Anchore Container Image Scanner

ID: anchore-container-scanner

Older versions of this plugin may not be safe to use. Please review the following warnings before using an older version:


Anchore is a container inspection and analytics platform that enables operators to analyze, inspect, perform security scans, and evaluate custom policies against container images. The Anchore plugin can be used in a Pipeline job or added as a build step to a Freestyle job to automate the process of running an anchore analysis, evaluating custom anchore policies against images, and performing image anchore security scans. 

Anchore Jenkins Plugin

Anchore has been designed to plug seamlessly into the CI/CD workflow. A developer commits code into the source code management system. This change triggers Jenkins to start a build which creates a container image.

In the typical workflow this container image is then run through automated testing. If an image does not meet your organization’s requirements for security or compliance then it makes little sense to invest the time required to perform automated tests on the image, it would be better to “learn fast” by failing the build and returning the appropriate reports back to the developer to allow the issue to be addressed.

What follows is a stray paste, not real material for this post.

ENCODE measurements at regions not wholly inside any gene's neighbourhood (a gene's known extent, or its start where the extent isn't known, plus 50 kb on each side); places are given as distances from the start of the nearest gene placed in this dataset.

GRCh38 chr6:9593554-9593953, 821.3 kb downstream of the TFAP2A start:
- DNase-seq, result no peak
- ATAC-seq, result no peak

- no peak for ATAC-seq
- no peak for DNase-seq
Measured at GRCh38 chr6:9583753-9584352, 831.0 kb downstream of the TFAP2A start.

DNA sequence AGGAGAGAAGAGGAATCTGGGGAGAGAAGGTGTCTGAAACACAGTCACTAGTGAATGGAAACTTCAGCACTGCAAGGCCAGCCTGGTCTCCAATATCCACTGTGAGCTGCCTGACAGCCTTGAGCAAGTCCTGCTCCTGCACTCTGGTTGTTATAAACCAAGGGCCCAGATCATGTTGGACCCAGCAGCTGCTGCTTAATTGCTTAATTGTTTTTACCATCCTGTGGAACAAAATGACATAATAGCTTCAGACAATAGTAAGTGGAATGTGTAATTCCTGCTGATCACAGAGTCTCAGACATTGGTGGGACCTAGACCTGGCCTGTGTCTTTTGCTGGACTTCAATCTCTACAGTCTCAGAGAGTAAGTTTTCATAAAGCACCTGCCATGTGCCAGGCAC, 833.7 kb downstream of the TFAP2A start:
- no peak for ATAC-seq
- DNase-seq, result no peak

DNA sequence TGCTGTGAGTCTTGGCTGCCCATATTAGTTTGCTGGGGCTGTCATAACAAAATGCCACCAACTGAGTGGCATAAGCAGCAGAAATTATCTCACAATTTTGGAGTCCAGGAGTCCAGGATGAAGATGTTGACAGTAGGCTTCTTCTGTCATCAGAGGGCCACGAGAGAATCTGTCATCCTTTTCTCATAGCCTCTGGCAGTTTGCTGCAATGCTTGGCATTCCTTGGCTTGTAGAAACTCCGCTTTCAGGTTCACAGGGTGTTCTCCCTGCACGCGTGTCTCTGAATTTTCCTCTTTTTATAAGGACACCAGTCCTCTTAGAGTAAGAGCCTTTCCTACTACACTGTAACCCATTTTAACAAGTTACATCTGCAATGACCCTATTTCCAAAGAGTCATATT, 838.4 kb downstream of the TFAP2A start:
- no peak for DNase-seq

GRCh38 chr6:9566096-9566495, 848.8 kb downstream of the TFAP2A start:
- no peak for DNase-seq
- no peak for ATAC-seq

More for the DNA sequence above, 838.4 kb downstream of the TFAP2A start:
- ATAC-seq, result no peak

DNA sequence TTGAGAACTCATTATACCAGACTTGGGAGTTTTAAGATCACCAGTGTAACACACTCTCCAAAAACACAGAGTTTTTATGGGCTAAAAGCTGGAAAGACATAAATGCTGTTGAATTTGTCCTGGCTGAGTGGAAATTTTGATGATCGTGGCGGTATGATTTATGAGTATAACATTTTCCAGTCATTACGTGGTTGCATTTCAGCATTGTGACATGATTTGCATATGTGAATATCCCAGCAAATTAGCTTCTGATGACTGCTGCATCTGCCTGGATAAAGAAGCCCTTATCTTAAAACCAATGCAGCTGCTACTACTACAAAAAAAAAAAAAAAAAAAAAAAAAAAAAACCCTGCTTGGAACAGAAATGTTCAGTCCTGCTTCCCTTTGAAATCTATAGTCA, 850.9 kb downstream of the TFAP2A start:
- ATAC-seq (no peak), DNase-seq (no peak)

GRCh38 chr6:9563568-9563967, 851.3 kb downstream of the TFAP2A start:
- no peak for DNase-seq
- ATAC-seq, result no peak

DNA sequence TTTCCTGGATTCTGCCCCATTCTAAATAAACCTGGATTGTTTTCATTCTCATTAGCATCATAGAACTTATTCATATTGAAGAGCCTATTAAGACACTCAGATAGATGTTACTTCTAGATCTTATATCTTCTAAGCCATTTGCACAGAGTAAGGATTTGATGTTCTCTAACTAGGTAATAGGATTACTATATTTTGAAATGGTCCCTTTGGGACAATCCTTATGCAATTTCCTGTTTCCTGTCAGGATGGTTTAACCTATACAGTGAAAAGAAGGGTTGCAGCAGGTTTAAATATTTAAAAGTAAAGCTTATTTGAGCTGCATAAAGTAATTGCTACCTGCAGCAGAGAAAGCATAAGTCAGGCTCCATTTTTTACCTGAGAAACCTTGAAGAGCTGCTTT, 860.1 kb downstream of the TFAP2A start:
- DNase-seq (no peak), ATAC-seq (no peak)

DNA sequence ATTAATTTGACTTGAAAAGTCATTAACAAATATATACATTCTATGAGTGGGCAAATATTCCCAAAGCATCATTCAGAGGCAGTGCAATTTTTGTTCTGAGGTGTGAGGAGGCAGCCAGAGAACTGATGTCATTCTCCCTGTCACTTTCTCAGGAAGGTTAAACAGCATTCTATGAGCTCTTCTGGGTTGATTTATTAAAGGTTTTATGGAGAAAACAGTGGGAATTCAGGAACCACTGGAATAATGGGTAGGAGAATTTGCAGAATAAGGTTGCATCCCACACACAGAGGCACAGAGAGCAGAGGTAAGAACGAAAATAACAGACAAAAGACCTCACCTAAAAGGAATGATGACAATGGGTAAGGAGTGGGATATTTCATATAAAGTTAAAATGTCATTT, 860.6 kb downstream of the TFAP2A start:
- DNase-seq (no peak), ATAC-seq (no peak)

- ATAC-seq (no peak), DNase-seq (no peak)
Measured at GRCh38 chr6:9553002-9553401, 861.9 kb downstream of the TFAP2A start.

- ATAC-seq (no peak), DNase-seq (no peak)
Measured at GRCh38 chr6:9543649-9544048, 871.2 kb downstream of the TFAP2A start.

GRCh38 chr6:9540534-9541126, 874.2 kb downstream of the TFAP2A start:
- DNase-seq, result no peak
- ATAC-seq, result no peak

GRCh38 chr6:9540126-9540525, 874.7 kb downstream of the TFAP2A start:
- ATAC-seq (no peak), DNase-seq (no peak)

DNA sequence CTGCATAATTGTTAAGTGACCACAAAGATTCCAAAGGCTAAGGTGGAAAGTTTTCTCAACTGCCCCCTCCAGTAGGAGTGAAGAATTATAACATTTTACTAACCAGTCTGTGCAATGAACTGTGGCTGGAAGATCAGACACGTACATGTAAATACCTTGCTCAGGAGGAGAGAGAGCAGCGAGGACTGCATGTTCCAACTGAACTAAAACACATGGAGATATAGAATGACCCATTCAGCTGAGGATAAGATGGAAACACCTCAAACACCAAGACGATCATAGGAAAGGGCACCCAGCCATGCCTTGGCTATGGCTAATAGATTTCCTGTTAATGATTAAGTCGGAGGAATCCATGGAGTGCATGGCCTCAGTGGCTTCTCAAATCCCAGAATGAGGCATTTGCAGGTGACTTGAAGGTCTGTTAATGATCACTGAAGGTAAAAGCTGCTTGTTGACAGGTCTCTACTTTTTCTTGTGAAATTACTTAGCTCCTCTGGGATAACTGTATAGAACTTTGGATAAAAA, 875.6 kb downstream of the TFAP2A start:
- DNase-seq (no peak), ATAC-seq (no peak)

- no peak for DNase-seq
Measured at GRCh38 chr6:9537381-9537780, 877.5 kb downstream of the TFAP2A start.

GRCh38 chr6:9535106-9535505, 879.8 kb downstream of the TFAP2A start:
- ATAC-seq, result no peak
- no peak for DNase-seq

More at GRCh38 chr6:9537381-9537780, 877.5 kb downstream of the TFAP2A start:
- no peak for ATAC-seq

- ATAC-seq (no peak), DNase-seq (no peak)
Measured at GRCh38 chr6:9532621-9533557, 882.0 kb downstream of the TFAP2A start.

Plugin Usage

The plugin uses Anchore Engine to scan a container image. It interacts with Anchore Engine over the published API. The usage model generally conforms to the following flow:

  1. A Jenkins job will build a container image, and push the image to a registry that is pre-configured in the Anchore Engine (see pre-requisites below)
  2. The anchore build step will interact with the Anchore Engine by 'adding' the image (which instructs the Anchore Engine to pull the image from the registry), and then performing a policy evaluation check on the image. The build step can optionally be configured to fail the build if the policy evaluation results in a 'STOP' action.
  3. the plugin will store the resulting policy evaluation results with the job, for later inspection/review

The plugin can be used in Freestyle and Pipeline jobs.


Before getting started

  1. Anchore Engine must be installed within your environment, with its service API being accessible from all Jenkins workers. Click here to get started with Anchore Engine 
  2. A docker registry must exist and be configured within Anchore Engine, as the plugin will be instructing the Anchore Engine to pull images from a registry.
  3. All authentication credentials/Anchore Engine API endpoint information must be available as input to the plugin at configuration time.

Once the plugin is installed, configure the plugin to interact with Anchore Engine in Jenkins global settings or at build time.


Anchore plugin is published in the Jenkins plugin registry. Follow this guide and install Anchore Container Image Scanner Plugin


Configuring the plugin in Jenkins global settings makes it available to any Jenkins build using the plugin. The plugin can also be configured at the build time which overrides the global settings if any. The build time overrides are applicable only to the specific build

For global settings, go to the Manage Jenkins > Configure System view and look for Anchore Container Image Scanner section

  • Input Engine URL to point to your Anchore Engine installation